While Black shoppers play a pivotal role in the success of Black Friday and its impact on the local and national economy, a movement is afoot to redirect Black consumer dollars away from traditional retailers and toward Black businesses.

Black Friday, the day after Thanksgiving, is traditionally the busiest shopping day of the year and kicks off the holiday season. This season is crucial for the economy because around 30 percent of annual retail sales occur between Black Friday and Christmas. For some retailers, this season accounts for 40 to 50 percent of all sales for the entire year.

“The reason it’s called Black Friday; that’s the day most businesses become profitable,” shared Dr. Emlyn Norman, a TSU Economics professor. “From January till then, most businesses are operating in the red, losing money.”

Black Friday, however, has been a one-sided affair for Blacks who have been fully present as consumers, but nearly invisible as profiting business owners. In fact, nonwhites are almost twice as likely to shop on Black Friday as whites (27 percent v. 15 percent).

The Buy Black Friday Marketplace at the Shrine Cultural and Events Center was created to change this dynamic.

“Black people have been taught to be 100 percent consumer, giving our money to those who don’t hire us, support us or stand up for us,” Cynthia “Nailah” Nelson, director of the Shrine Cultural and Events Center. “We have to learn not to cooperate with our own oppression.  We hope to begin to reverse this trend by gradually learning the importance of supporting our own first.”

The first Marketplace was held in 2014 but garnered little support. Still, Nelson decided to make it an annual affair. Last year’s success, however, led Nelson to expand it even further.

“In 2015, the Marketplace was so successful that we couldn’t let it be just a protest activity.  We saw an opportunity to do something bigger; to do it monthly,” Nelson added.

Now, every first Saturday of the month Black shopper are connecting with Black entrepreneurs selling everything from clothing, jewelry, and food, to artwork, financial services and self-produced feature films.

Devon Bradley, a regular Marketplace customer, views the happening as more than an economic statement.

“There’s an energy of consciousness and empowerment that pervades the whole thing,” said Bradley. “Building Black economic power is just a bonus.”

Last October 2015, during the 20th anniversary of the Million Man March, in response to the rising number of unarmed Blacks killed by police, Minister Louis Farrakhan challenged Blacks to boycott the holiday shopping season beginning with Black Friday.

“We choose not to spend dollars on Black Friday, Black Saturday, Black Sunday, Black Monday,” said Farrakhan to Roland Martin during a recent NewsOne interview. “We are not going to spend our money for the rest of that year with those companies that we have traditionally spent our money on.”

Farrakhan and other national figures echoed Nelson’s call to redirect their dollars towards Black businesses.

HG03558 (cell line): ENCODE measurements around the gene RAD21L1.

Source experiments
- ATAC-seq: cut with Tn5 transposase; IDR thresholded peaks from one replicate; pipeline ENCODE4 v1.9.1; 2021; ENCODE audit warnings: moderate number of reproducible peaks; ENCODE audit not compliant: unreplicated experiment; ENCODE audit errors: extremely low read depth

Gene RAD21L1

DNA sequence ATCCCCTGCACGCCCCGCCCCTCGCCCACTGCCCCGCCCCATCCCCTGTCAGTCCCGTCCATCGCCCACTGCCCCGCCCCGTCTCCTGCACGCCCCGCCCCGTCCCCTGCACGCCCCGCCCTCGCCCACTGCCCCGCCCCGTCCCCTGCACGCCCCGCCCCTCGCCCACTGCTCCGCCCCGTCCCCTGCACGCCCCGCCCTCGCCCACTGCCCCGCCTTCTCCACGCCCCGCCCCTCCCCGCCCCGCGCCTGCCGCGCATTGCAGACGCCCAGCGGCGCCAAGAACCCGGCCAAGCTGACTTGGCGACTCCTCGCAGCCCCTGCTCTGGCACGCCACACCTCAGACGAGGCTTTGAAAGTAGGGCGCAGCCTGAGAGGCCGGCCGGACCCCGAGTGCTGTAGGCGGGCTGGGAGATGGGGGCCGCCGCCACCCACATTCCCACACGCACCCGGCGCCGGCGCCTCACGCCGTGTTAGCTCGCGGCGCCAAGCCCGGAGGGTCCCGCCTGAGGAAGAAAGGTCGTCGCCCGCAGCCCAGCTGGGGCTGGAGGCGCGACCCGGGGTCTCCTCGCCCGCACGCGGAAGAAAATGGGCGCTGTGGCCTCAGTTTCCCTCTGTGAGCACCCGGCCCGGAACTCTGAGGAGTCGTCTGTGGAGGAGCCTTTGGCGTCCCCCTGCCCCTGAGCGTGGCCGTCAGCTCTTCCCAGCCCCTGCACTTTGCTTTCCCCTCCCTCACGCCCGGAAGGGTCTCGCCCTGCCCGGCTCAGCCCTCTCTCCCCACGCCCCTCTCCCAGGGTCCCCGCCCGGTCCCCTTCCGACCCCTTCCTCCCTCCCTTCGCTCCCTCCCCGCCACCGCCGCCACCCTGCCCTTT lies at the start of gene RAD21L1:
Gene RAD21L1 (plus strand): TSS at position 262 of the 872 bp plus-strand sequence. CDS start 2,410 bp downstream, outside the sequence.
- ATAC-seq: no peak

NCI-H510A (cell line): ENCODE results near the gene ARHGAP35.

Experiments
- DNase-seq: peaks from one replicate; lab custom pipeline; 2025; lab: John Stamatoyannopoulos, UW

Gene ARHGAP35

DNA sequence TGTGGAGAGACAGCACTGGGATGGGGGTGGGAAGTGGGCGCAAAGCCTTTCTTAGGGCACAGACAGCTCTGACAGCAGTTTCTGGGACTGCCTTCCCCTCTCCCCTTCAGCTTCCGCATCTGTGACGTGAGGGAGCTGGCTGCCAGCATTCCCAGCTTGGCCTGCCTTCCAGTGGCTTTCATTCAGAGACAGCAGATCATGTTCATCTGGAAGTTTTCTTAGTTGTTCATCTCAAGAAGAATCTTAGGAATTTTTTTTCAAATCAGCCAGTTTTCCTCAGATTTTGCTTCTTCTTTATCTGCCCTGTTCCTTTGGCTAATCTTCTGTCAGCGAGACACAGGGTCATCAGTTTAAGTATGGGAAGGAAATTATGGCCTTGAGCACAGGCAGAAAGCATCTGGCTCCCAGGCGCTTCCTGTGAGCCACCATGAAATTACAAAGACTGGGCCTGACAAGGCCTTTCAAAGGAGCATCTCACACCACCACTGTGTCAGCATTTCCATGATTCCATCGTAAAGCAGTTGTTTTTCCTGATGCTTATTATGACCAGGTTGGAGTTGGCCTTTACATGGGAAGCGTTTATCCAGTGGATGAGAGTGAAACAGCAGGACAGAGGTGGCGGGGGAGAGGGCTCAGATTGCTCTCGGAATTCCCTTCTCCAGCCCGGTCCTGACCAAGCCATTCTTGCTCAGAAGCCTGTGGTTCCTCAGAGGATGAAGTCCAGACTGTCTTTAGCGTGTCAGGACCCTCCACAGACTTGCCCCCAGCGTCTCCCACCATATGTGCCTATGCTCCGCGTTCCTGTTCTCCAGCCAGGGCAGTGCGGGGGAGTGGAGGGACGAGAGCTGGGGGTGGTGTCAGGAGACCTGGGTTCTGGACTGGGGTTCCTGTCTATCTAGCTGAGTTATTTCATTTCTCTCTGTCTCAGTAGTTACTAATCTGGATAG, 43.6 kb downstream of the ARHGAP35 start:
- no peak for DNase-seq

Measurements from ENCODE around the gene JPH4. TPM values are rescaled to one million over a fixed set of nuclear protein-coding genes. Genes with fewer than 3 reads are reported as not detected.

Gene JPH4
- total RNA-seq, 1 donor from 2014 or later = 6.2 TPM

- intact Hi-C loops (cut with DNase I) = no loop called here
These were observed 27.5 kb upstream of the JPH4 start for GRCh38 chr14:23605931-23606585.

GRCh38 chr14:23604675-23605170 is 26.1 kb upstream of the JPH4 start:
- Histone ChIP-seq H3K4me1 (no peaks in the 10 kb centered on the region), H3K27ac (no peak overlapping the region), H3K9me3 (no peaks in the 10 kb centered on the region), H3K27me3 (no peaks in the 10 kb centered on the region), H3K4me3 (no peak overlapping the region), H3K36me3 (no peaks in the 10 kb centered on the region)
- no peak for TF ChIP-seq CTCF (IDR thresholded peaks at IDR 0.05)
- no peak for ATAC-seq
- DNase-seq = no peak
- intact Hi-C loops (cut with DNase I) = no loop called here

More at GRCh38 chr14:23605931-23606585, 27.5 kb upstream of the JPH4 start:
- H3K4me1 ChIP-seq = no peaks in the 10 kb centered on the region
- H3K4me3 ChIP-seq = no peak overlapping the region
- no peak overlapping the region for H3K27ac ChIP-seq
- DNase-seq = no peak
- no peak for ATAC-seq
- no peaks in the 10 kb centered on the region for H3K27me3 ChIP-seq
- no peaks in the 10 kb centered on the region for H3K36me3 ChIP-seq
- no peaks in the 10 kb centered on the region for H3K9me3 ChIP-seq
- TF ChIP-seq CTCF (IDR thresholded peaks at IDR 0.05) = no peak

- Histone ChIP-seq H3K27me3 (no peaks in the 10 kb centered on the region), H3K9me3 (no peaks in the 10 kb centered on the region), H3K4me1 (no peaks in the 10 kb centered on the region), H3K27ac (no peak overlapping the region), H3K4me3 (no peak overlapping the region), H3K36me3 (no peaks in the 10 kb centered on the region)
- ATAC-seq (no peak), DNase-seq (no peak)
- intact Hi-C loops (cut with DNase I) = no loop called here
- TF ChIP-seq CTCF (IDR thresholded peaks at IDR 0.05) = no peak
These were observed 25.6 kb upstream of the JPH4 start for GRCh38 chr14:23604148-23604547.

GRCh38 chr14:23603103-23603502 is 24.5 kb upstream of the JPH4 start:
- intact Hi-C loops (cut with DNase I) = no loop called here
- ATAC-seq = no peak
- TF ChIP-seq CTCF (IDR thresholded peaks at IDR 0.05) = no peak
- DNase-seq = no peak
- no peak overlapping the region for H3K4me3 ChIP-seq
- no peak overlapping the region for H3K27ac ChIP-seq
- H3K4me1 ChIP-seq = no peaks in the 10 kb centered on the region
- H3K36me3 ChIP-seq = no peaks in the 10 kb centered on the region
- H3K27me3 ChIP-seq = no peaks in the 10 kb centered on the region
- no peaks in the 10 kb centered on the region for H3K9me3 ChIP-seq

“The Black community has been challenged with some difficult issues in the past few years leaving people seeking an effective response, yet protest, demonstrations and rioting have proven to be non-productive,” said Nelson. “I sought to establish a positive, productive response that would have lasting tangible effects to improve conditions with our community.  While anger and frustration were at a high point after the acquittal of the officer that killed Michael Brown, people were looking to express themselves in some meaningful way.  We offered Black people the opportunity to protest with their dollars while helping build Black businesses at the same time.”

Interestingly, Blacks spend less money in Black-owned businesses than other racial and ethnic groups spend in businesses owned by members of their groups, including Hispanics and Asians. A report by Nielsen and Essence estimates that Black buying power will reach $1.3 trillion in the next few years, yet only a tiny fraction of that money is spent at Black-owned businesses.

Turning that troubling statistic around could also spur job creation in the Black community. A study by Northwestern University found that between half a million and a million jobs could be created if higher-income Black households spent only $1 of every $10 at Black-owned stores and other enterprises.

“Efforts (such as the Marketplace) may increase the viability of Black businesses in the Black community, generating more employment and income for the community as businesses utilize the community’s resources,” said TSU Economics professor Dr. Ethiopia Keleta.

For African-American communities, Black support for Black-owned businesses is critical to their survival, said Michael Grant, president of the National Bankers Association, a non-profit trade organization that advocates for minority and women-owned financial institutions.

“You’ve got your civil rights, your laws are protecting you. You have the same rights as anyone else,” Grant continued. “So what’s next? It’s time to take responsibility for our own survival in terms of economics. We can’t expect the majority to take care of our needs. Who’s responsible for the economic condition of Black people in America? It’s us.”

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